I’m really sick of reporting components. Actually, that’s not entirely true: I like programming reports. And when the reporting components work, they are groovy, too.
I just wish I didn’t have to know so many of them.
For years I worked with Crystal Reports, because that’s what everybody used. It wasn’t without problems, but it was the gold standard. We used to say “Crystal Reports: It sucks less than the competition.”
When .NET rolled around and my projects started needing reports, i looked at several options. I finally settled on ActiveReports, which seemed to do for a reasonable price. In this particular case, I needed to create deliver reports over the web with embedded HTML in some of the text. I ran into problems getting this to work with our HTML, but I was mostly able to sort them out.
A couple of years ago I worked on a project that also needed to deliver reports over the web. In this case, the customer was sold on SQL Server Reports. I spent a lot of time learning the technology, but I figured it would be worth it because I would probably just start using it for all my projects. After all, it comes with SQL Server and it works!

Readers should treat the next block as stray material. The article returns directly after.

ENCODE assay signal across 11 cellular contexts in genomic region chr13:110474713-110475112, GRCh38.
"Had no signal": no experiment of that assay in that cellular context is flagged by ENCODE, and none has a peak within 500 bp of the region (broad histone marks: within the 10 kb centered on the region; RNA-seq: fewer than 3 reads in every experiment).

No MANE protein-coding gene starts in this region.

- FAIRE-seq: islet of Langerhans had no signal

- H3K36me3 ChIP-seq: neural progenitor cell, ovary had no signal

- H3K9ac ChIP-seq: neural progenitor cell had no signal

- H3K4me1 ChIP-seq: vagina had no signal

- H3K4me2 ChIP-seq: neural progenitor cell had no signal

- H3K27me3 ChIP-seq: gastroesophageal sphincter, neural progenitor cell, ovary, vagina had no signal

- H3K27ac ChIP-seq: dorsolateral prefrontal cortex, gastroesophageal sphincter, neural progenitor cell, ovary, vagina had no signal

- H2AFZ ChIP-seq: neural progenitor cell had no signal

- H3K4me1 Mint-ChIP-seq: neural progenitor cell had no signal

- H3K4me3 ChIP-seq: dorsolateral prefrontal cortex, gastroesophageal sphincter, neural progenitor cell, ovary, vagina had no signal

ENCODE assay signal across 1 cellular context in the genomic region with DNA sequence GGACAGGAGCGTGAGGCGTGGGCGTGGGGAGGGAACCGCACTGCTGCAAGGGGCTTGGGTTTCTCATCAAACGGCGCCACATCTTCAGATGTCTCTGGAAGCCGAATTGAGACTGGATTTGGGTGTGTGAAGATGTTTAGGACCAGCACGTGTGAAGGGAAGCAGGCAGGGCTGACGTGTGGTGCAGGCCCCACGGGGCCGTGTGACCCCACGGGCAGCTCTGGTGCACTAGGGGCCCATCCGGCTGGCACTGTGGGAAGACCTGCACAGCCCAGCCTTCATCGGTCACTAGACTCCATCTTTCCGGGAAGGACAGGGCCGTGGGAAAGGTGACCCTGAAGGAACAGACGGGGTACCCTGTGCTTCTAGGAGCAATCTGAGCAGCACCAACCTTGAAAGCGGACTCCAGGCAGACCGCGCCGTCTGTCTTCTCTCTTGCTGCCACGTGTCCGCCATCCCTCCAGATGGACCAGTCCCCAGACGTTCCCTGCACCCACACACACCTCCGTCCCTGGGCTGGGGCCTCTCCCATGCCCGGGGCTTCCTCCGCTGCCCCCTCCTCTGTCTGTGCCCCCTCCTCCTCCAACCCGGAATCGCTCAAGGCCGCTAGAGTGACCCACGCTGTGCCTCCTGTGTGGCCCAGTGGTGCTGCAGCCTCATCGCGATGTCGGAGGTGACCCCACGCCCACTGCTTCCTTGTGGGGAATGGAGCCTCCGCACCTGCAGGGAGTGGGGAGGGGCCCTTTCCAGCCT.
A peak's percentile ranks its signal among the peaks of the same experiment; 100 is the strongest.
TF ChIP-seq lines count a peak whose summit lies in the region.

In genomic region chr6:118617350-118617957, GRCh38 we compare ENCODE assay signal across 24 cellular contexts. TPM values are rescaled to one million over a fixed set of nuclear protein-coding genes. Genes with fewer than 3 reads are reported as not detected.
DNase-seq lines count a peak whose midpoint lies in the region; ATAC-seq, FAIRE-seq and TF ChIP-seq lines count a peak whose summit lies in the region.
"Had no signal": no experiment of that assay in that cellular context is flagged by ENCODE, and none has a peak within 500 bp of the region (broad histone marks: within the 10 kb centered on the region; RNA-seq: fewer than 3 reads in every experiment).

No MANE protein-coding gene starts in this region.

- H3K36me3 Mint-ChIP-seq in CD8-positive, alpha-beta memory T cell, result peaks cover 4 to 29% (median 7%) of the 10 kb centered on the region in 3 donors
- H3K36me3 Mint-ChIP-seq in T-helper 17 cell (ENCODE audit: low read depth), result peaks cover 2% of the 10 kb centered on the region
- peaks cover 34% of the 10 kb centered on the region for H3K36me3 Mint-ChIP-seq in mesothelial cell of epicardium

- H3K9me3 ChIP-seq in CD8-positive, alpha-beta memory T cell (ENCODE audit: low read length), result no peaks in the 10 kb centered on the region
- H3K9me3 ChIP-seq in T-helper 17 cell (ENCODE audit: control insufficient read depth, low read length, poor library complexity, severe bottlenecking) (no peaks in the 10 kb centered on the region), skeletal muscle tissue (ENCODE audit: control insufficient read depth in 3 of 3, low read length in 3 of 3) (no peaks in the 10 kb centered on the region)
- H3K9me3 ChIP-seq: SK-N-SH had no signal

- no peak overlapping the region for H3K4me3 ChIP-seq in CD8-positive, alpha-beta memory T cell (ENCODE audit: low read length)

Fast forward to the end of last year when I started a new project converting an Access application to Windows .NET. An important requirement was that end users needed to be able to modify reports and create new ones. Unfortunately, this wasn’t something I could provide with the version of SQL Server they are using. Ugh. So I discovered ComponentOne’s Report for WinForms Designer Edition. I’ve spent quite a bit of time this year learning this component. Unfortunately it isn’t cheap; I had to spend something like $1,800.
Now I’m upgrading a web application using ActiveReports to .NET 2.0. I didn’t think it was a big deal, because while the app was version 1.1, I knew I had already purchased ActiveReports for .NET 2.0.
One snag. ActiveReports for .NET 2.0 doesn’t work with VS2008. Apparently the “2.0” is referring to the version of ActiveReports, not the version of the framework. It does work with ASP.NET 2.0, but the fact that VS2008 also supports 2.0 is meaningless. The designer, will only work in VS2005.
Having spent almost $2,000 on reporting components already this year, you can understand why I didn’t want to drop another $500 for an upgrade for ActiveReports to 3.0. (Using the $2,000 reporting tool is not an option, as it is WinForms only.)
My solution has been to install Visual Studio 2005 side by side with VS2008, and create a class project that includes all the reports. Then I changed the reference in my VS2008 project to point to the DLL for that project.
It is stupid, but it will solve my particular issue.
I’d actually consider upgrading ActiveReports at some point. But I’d rather do it when I’m planning on it.